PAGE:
Is this the end of the Honda Civic? Would you like to buy a famous car? A round-up of local and international motoring news.
Top car market China to develop its own 'Top Gear'
Helmet safety a proven fact
New research has "debunked" the belief that wearing a helmet while riding a motorcycle could be actually detrimental in a crash.
It is accepted that wearing protective headgear reduced the number of brain injuries and deaths from crashes, but anti-helmet lobbyists have often cited a 25-year-old study that found more spine injuries in helmet wearers.
But results of the study, published online in the Journal of the American College of Surgeons, shows that helmeted riders were 22 per cent less likely to suffer cervical spine injury than those without helmets. The study looked through information on more than 40,000 motorcycle collisions between 2002 and 2006.
"There is no doubt that helmets save lives and reduce head injury. And now we know they are also associated with a decreased risk of cervical spine injury," said the study leader, Adil H Haider, an assistant professor of surgery at the Johns Hopkins University School of Medicine.
Forty years ago in the US, Haider says, nearly all states required helmets for motorcyclists. Today, they are mandatory in only 20 states, Puerto Rico and the District of Columbia.
Civic unrest: Honda to put faith in Fit and Jazz nameplates
One of the oldest nameplates in the car industry is set for the chopping block.
Sources insist Honda is planning to kill off the Civic, which the Japanese brand used as its launch vehicle in most of the world's markets back in the 1970s.
Instead, the brand feels its Fit and Jazz nameplates are strong enough to carry Honda into places where the Civic couldn't.
Insiders have confirmed the current Civic will be the last to wear the Honda nameplate, even though it continues to be a strong seller everywhere from Japan to Australia and from the UK to North America.
"There has been a strategic shift that has come straight from the president and the board. They seem keen to micro manage a lot of models and they've decided there's no future for the Civic," one source said.
China to start own 'Top Gear'
China is now the world's largest car market and therefore the big thing missing is its own version of the successful Top Gear motoring show, but according to the Beijing-based comedian and television presenter Cao Yunjin this will rectified.
Cao told the state-run newspaper The Global Times that he and two other men would present the local edition of the award-winning programme, keeping the original's zany style. He refused to reveal when the programme would first air, but admitted a pilot had been filmed.
"The boys go crazy with cars in the show, like pushing a Maserati over the top of a three-storey building and smashing it," Cao said. "It may be too much violence for a fun programme in China. We will do more localised fun stuff.
"Top Gear has been successful because the way the UK hosts present it is entertaining," Cao said, adding that the Chinese version would feature both domestic and foreign brands, including luxury cars.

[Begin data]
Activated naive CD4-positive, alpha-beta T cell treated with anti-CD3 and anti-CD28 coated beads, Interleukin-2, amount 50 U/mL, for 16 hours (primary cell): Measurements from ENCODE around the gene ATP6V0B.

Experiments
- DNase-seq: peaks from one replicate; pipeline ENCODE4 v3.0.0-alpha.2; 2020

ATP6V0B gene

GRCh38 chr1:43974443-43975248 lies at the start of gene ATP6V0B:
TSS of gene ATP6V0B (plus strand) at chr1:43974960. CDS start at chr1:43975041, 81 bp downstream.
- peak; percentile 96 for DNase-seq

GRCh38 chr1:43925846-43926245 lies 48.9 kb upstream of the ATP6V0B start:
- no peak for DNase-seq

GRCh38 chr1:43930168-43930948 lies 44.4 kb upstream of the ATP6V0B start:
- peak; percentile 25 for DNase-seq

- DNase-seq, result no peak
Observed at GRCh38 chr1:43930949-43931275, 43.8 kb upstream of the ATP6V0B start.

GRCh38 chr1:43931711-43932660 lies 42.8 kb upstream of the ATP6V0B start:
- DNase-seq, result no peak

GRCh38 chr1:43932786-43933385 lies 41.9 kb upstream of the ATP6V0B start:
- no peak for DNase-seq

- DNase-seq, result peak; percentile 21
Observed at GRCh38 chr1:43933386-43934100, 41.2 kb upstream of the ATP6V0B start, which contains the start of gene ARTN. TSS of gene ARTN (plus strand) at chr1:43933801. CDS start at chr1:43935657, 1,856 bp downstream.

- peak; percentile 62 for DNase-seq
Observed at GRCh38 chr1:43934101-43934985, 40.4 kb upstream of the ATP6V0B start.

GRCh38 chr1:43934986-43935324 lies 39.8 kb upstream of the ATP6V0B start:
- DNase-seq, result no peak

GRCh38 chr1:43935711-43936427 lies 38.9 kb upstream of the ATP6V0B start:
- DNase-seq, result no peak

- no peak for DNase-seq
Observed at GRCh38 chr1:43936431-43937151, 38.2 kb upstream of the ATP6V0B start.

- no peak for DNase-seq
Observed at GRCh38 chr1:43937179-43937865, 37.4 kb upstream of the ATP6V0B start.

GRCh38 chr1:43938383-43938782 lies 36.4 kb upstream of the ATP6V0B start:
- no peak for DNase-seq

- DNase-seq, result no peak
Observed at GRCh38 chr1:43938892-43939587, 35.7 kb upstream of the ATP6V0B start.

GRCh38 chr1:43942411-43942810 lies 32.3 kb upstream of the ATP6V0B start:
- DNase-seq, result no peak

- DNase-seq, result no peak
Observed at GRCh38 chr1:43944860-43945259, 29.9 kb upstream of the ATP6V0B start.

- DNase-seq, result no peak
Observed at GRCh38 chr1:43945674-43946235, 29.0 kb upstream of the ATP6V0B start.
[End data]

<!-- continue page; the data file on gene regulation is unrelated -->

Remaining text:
Officials at China Central Television, which is rumoured to have obtained the rights to the show, declined to comment when contacted by Agence France-Presse.
Now we can await the diplomatic spat between China and Mexico.
Museum puts collection of famous cars for sale on eBay
The Lake District in the north of England is a beautiful, if wet, place for a holiday, but has also been the home of the Cars of the Stars museum.
It has taken the owner, Peter Nelson, 30 years to amass his collection, but will be a lot quicker to get rid of: they are all for sale on eBay.
"I've managed to get all the main cars from the most celebrated film and television shows ever," Nelson, 59, told The Sun. "A lot of Americans think it's amazing that I've got all this way over the other side of the world in a little museum in England. There is the odd museum in the US with one or two famous cars, but there's nothing close to our one in Keswick. Every car I have is unique with its own distinct and cherished history. Individually they're amazing - as a collection there's nothing else like it in the world."
The museum was home to KITT, a Batmobile, a Back to the Future DeLorean and a Robin Reliant from Only Fools and Horses.
Japan association worried by rise in counterfeit car parts
The Japan Auto Parts Industries Association has raised concerns that China is home to a global boom in the production of counterfeit automotive parts.
The association estimates that up to 83 per cent of the world's fake parts are produced in China, while Taiwan and Thailand account for five per cent each and Japan and Malaysia account for two per cent each.
The Chinese government and police have conducted raids but with counterfeit parts generating worldwide sales worth US$45 billion (Dh165bn), legitimate parts manufacturers are losing revenue and market share.
Alex Ashmore, aftermarket director for TRW Automotive, told Plastics News that the company has lost as much as 20 per cent of the market to counterfeit parts.
Ashmore says genuine suppliers and manufacturers, are trying to fight the flood of counterfeits by marking products with radio frequency identification tags.